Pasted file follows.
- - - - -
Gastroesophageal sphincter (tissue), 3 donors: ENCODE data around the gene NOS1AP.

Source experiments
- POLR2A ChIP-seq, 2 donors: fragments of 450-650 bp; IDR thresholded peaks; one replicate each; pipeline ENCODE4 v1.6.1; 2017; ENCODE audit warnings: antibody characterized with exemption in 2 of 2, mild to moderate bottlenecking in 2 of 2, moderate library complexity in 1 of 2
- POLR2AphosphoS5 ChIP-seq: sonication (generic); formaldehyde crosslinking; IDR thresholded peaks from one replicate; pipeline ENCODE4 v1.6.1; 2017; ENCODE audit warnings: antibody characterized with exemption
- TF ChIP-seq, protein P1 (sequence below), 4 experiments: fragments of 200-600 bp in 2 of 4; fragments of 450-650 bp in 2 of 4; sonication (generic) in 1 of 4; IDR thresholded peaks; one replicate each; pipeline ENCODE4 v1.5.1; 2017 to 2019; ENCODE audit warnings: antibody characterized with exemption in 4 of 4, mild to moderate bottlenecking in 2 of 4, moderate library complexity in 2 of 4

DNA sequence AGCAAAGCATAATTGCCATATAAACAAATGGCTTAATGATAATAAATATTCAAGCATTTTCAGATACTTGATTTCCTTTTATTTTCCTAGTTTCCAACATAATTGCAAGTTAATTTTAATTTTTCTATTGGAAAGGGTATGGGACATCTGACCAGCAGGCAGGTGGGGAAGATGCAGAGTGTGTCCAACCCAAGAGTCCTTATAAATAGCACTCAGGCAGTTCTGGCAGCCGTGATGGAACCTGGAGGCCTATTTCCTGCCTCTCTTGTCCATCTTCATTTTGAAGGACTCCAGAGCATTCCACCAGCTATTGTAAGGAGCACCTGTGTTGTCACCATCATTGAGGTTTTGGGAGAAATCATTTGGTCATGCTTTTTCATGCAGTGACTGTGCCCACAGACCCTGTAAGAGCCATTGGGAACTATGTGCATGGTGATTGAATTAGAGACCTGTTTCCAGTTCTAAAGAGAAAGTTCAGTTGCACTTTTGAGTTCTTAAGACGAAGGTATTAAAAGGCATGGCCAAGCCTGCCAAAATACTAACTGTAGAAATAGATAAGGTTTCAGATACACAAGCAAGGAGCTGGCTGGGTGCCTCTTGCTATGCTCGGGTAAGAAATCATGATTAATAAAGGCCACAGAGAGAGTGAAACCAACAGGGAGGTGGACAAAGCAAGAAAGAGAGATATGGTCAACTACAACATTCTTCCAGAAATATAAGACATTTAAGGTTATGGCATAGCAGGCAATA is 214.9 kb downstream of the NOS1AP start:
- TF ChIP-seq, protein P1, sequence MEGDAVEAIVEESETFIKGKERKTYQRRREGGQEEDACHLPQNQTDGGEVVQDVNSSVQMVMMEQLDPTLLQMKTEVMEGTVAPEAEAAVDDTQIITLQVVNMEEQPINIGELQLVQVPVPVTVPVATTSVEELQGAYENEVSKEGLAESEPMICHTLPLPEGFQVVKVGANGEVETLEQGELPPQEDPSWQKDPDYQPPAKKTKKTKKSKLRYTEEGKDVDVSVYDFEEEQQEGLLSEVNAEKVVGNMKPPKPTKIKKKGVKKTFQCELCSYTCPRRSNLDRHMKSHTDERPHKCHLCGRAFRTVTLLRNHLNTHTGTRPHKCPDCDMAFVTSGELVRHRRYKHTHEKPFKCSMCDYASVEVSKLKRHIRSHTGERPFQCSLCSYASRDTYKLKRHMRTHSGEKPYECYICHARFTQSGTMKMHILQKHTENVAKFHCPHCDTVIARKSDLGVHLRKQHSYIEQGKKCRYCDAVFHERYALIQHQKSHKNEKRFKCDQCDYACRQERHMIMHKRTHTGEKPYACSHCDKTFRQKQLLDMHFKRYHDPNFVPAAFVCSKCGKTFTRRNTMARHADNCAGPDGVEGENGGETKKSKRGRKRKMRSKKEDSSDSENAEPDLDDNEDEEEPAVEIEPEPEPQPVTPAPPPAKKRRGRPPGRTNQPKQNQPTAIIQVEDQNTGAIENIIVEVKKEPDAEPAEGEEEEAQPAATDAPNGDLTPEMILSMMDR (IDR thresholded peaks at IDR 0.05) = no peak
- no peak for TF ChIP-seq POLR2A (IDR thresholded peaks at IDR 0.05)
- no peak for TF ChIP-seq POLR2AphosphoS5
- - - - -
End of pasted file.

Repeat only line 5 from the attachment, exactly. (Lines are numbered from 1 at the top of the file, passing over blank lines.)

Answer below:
- TF ChIP-seq, protein P1 (sequence below), 4 experiments: fragments of 200-600 bp in 2 of 4; fragments of 450-650 bp in 2 of 4; sonication (generic) in 1 of 4; IDR thresholded peaks; one replicate each; pipeline ENCODE4 v1.5.1; 2017 to 2019; ENCODE audit warnings: antibody characterized with exemption in 4 of 4, mild to moderate bottlenecking in 2 of 4, moderate library complexity in 2 of 4